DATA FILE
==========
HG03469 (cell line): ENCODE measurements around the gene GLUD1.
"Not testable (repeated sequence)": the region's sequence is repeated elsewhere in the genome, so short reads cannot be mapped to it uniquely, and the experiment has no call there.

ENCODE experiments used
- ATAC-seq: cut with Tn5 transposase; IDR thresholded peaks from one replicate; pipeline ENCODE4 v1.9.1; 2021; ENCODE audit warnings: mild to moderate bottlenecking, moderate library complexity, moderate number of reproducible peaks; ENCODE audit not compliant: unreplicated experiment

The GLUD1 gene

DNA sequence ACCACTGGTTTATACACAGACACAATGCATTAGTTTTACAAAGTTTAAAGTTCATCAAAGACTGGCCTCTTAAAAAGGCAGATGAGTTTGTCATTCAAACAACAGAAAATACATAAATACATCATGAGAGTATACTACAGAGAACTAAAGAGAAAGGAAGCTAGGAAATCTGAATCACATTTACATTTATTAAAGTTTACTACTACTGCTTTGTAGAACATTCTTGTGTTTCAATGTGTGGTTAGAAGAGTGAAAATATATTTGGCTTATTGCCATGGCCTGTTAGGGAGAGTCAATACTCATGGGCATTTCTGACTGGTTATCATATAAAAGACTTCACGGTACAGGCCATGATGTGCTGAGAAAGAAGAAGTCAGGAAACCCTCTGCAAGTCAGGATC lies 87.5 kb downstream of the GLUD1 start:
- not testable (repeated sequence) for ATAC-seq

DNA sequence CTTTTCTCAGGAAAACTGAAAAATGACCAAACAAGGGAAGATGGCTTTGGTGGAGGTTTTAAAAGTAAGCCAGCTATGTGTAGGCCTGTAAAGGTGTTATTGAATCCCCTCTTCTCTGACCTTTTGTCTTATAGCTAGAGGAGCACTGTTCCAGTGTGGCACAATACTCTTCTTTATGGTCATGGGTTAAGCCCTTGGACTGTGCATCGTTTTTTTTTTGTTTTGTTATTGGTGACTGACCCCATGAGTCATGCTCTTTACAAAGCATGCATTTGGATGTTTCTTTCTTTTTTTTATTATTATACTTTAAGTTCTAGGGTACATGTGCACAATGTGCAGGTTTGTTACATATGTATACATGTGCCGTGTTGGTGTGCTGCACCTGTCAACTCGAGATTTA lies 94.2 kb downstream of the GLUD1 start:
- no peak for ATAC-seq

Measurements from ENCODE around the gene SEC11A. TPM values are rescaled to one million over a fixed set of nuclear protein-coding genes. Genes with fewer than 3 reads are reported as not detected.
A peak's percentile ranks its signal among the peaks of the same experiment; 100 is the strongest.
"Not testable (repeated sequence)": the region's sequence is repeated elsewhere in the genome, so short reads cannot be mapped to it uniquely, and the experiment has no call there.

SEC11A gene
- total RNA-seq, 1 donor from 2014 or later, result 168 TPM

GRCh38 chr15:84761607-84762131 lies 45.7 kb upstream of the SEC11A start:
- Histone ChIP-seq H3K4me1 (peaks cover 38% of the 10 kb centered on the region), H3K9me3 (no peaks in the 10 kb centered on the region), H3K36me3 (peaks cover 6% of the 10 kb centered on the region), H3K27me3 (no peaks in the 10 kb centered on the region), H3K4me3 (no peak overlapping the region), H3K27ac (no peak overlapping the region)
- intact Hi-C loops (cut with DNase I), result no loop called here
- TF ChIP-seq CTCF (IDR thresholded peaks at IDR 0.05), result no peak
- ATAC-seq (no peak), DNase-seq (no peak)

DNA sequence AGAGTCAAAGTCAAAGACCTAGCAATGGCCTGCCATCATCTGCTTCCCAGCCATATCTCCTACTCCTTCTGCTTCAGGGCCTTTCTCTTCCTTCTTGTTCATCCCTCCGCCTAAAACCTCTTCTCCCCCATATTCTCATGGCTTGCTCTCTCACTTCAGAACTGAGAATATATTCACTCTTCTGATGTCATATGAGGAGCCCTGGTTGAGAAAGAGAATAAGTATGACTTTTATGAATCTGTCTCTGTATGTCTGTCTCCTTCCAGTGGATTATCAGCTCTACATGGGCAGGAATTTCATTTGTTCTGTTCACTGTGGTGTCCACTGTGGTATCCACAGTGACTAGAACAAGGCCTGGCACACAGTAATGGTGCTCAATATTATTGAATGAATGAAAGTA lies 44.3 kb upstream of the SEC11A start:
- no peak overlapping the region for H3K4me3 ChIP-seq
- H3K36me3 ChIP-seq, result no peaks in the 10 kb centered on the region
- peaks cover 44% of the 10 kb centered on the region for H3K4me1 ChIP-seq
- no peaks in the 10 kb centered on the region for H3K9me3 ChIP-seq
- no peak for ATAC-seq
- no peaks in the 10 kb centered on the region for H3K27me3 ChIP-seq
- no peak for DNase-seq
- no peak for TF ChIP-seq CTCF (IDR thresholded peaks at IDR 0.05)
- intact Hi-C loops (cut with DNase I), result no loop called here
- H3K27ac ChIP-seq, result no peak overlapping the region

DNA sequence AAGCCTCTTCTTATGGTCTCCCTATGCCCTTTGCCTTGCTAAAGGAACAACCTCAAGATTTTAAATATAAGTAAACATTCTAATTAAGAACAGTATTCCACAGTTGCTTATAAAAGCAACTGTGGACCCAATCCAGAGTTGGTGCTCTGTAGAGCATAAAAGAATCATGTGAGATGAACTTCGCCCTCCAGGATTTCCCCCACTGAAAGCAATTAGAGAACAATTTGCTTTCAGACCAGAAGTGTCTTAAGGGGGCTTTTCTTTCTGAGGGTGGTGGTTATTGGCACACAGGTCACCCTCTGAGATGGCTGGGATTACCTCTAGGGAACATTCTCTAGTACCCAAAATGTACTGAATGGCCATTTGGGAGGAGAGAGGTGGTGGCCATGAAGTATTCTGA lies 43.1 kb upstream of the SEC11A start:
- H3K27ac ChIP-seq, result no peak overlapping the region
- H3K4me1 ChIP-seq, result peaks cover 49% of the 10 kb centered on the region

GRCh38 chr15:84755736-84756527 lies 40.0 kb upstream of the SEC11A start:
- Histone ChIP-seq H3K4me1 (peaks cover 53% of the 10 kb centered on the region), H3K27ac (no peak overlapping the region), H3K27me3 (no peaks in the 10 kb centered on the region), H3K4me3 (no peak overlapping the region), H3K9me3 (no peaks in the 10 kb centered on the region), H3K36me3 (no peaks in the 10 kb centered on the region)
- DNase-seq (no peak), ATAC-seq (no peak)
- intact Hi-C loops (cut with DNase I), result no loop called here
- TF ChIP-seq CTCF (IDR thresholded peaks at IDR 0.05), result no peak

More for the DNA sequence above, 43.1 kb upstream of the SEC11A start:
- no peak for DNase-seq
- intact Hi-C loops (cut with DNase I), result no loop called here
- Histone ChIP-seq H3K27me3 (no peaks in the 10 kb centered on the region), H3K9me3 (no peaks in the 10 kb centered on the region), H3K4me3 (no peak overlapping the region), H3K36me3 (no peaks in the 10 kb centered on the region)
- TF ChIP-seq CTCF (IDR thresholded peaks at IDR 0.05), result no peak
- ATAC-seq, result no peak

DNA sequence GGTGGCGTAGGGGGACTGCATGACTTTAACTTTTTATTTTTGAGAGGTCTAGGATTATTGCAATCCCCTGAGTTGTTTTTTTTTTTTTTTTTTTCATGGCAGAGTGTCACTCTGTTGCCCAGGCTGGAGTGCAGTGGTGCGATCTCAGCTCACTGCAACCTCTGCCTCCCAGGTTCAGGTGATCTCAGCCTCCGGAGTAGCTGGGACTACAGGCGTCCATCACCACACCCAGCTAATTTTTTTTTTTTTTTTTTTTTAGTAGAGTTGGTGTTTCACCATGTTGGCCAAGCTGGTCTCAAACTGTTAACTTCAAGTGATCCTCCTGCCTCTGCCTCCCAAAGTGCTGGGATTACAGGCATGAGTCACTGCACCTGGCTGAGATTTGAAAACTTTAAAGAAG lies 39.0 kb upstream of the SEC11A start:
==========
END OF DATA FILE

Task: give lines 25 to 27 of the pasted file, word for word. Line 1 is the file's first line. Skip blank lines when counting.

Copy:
- no peak for ATAC-seq
- no peaks in the 10 kb centered on the region for H3K27me3 ChIP-seq
- no peak for DNase-seq